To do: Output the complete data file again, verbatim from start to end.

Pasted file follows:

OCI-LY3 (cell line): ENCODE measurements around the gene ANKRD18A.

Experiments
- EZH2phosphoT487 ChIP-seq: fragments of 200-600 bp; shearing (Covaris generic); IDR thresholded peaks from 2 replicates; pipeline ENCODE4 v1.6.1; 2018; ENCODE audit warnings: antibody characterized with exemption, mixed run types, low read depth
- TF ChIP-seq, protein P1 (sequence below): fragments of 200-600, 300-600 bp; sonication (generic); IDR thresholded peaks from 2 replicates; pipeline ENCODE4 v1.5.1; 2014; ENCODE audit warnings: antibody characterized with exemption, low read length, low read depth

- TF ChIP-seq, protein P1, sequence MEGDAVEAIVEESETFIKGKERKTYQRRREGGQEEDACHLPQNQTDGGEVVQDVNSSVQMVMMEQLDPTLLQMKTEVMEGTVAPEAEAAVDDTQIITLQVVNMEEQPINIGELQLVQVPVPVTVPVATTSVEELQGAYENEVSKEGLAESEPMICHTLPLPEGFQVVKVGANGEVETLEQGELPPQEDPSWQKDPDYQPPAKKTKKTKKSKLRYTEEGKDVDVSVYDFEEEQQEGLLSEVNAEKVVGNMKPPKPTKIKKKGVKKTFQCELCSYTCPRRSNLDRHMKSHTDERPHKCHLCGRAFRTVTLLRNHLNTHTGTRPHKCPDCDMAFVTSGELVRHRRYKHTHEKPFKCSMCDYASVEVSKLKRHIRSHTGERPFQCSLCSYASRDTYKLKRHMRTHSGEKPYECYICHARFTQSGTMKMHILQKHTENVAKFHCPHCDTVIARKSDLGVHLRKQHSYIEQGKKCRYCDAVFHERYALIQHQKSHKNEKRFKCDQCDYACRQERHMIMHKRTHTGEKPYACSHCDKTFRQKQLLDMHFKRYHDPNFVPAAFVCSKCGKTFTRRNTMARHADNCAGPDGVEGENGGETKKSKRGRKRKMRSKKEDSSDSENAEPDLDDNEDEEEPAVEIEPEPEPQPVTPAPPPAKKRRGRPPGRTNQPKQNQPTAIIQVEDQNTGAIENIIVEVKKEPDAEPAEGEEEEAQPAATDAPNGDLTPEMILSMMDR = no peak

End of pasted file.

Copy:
OCI-LY3 (cell line): ENCODE measurements around the gene ANKRD18A.

Experiments
- EZH2phosphoT487 ChIP-seq: fragments of 200-600 bp; shearing (Covaris generic); IDR thresholded peaks from 2 replicates; pipeline ENCODE4 v1.6.1; 2018; ENCODE audit warnings: antibody characterized with exemption, mixed run types, low read depth
- TF ChIP-seq, protein P1 (sequence below): fragments of 200-600, 300-600 bp; sonication (generic); IDR thresholded peaks from 2 replicates; pipeline ENCODE4 v1.5.1; 2014; ENCODE audit warnings: antibody characterized with exemption, low read length, low read depth

- TF ChIP-seq, protein P1, sequence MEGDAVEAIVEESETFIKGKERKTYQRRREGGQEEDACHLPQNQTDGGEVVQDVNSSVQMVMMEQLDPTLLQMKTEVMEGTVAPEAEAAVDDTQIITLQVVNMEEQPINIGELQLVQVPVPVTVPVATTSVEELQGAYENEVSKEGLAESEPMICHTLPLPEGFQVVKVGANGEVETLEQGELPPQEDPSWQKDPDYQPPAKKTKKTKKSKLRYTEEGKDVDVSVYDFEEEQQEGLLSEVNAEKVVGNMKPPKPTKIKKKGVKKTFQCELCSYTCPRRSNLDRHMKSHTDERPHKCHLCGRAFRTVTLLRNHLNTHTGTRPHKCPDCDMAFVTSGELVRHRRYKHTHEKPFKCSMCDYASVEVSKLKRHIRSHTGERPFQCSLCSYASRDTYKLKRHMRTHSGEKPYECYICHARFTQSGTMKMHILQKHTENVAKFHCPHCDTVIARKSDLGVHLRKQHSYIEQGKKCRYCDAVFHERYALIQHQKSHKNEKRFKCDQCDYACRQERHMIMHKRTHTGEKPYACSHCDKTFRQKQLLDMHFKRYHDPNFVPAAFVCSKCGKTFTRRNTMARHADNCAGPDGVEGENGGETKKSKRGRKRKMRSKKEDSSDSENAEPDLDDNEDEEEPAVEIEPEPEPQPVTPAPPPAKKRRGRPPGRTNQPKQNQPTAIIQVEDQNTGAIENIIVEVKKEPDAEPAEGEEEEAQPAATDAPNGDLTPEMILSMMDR = no peak